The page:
Mary Jo Bang’s poems are full of elbows and sharp, uncomfortable angles. She skillfully delves into the harsh crevices of life and mind and illuminates them with her alliterative, controlled verse. Bang’s latest book The Bride of E (Graywolf Press 2009) continues this tradition with an alphabetized heady contemplation of high and low culture. Pop and cultural figures are at the center of several of the poems. Bang waxes on Plato and Pee Wee Herman, Beckett and Cher—erasing the line of high and low culture and appreciating the art and poetry found in both, despite some obvious irony.
Prior to her life in poetry, Mary Jo Bang received a B.A. and M.A. in Sociology from Northwestern University, a B.A. in photography from the Polytechnic of Central London. She went on later to earn an M.F.A. in creative writing from Columbia University. She is the author of six books of poems, including Elegy (Graywolf Press, 2007) winner of the National Book Critics Circle Award, The Eye Like a Strange Balloon (2004), The Downstream Extremity of the Isle of the Swans (2001), and Louise In Love (2001). Her first book, Apology for Want (1997), was chosen by Edward Hirsch for the 1996 Bakeless Prize. Her poems have appeared in The New Yorker, The Paris Review, and The Best American Poetry and several other literary magazines. She is the recipient of numerous awards including a “Discovery”/The Nation award, a Pushcart Prize, a fellowship from the Guggenheim Foundation, and a Hodder Award from Princeton University. Her books Louise In Love and Elegy both received the Poetry Society of America’s Alice Fay di Castagnola Award for a manuscript-in-progress. Bang was the poetry co-editor of the Boston Review from 1995 to 2005. She is a Professor of English at Washington University in St. Louis, Missouri.
Susie DeFord: You studied sociology, medicine, and photography and sort of took the long way around to poetry. How did these other professions/art forms prepare you for a life of poetry?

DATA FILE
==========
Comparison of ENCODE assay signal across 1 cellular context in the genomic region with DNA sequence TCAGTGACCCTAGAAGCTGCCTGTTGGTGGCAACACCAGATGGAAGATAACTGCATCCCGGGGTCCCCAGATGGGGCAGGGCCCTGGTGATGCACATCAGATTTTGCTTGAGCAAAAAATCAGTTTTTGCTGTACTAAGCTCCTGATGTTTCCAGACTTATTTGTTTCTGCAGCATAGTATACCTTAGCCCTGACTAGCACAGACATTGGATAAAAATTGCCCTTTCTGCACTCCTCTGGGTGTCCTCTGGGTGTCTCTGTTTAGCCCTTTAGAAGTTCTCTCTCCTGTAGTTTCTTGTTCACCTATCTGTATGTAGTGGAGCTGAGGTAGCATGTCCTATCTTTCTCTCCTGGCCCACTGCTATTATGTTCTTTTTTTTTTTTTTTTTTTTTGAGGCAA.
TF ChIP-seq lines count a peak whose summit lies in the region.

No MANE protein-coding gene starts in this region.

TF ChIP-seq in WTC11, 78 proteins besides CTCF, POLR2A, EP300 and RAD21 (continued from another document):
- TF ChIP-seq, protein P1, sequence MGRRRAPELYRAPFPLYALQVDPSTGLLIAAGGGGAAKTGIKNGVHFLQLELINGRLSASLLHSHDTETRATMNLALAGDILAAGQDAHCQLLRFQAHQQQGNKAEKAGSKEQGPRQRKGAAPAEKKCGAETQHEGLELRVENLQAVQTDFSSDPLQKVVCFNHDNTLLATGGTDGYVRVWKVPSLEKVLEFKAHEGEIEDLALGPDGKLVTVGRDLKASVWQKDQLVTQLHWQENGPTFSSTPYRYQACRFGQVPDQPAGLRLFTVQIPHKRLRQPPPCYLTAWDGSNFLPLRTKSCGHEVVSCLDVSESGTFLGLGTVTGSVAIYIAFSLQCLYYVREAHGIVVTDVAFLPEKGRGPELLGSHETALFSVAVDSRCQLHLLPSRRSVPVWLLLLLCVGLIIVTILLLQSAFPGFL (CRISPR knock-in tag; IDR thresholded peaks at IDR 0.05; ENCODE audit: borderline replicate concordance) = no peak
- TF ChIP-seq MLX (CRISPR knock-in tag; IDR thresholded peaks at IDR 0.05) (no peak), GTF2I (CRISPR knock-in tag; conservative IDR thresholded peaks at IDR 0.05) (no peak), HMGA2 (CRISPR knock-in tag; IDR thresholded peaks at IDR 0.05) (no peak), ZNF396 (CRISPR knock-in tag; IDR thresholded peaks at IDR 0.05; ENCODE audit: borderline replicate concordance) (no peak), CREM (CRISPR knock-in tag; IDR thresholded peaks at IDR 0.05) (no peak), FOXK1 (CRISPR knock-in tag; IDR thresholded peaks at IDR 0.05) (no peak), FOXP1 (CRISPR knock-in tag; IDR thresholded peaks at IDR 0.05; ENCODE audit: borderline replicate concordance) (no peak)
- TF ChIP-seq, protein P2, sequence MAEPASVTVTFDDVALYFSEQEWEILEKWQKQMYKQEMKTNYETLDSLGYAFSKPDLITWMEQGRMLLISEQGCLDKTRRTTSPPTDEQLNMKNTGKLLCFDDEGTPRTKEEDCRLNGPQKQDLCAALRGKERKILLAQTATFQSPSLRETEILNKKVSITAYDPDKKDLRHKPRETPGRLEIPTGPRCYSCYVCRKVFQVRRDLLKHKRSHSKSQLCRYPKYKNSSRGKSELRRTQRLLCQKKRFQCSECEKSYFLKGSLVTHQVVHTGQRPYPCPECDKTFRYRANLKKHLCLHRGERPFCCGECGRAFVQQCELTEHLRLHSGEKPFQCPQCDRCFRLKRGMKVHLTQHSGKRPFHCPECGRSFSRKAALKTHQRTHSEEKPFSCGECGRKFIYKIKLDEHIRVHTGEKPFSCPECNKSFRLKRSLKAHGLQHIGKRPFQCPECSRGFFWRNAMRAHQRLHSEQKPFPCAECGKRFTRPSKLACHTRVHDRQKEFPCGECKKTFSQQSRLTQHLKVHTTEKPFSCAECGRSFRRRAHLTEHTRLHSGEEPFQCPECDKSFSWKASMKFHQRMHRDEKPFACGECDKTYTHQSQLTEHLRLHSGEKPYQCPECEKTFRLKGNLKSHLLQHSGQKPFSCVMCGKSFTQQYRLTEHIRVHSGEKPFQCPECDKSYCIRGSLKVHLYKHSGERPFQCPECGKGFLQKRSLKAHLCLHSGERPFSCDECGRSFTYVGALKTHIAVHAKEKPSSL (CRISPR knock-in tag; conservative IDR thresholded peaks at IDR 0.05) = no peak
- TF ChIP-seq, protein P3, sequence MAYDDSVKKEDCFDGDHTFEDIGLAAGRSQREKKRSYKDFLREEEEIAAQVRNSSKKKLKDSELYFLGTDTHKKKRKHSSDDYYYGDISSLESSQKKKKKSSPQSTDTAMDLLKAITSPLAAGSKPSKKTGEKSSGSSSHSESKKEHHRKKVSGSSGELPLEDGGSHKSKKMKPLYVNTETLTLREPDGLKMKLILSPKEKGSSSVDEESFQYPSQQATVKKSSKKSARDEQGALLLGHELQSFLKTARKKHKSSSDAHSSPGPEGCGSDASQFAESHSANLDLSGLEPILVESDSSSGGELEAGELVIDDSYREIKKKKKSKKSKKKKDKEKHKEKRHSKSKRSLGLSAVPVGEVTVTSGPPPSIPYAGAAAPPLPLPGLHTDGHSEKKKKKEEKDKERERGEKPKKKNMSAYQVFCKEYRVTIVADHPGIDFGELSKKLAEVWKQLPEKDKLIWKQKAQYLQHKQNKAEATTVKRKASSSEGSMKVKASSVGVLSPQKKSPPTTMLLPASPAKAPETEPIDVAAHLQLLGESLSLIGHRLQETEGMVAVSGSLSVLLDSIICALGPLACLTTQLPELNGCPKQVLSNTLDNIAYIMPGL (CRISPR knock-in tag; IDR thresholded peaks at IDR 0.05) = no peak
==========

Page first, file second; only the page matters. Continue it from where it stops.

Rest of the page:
Mary Jo Bang: I think both medicine and photography taught me to be obsessively observant. In medicine, patient observation pays off. In photography as well, you have to be extremely attentive to details, to notice shadows and predict how what you’re seeing will translate to film, and later to photographic paper. If you aren’t rigorous, and methodical, all that time and energy are wasted. Of course this was in the pre-digital, pre-Photoshop era. I’ve thought less about how sociology might have informed or “prepared” me to write. Perhaps by teaching me a certain kind of analytical thinking? Who knows whether any of these activities/professions/interests had any effect on my writing? I think sometimes, after the fact, we look for causality. It’s possible that I could write the same poems I now write and if I’d previously been, say, a veterinarian, a locksmith and a legal secretary, I’d have some story that explained how these things were responsible in some way for how I write.
SD: Do you still do photography? Have you ever thought about doing a book poetry and photography?
MJB: I no longer take photographs. Unfortunately every day has only 24 hours and mine are always filled with other things. I’ve thought many times about combining photography and writing but I haven’t really settled on a way to do it.
SD: The titles in your latest book, The Bride of E, are an abecedarian. What made you decide to organize the poems this way?
MJB: I initially wrote a poem called “C Is for Cher” and that gave me the idea of writing a book that would be a series of letter poems that would have a pop culture figure at the center each. I wasn’t sure exactly what I would do within that constraint but it seemed a useful way to begin. Then I found myself thinking about figures who seemed to belong to both high and low culture, like Freud, and that made me want to broaden the parameters. Then one day, I wrote a poem called “P Is for Plato and Pee-wee Herman” and I thought, okay, in terms of culture, that pretty much establishes the maximum possible range. Eventually, the poems took on a life of their own and the letters themselves began to act as the sole prompt. I no longer felt compelled to place a known figure at the center of each. When I ran out of alphabet letters, I decided to extend the series by having alliterative titles for each letter.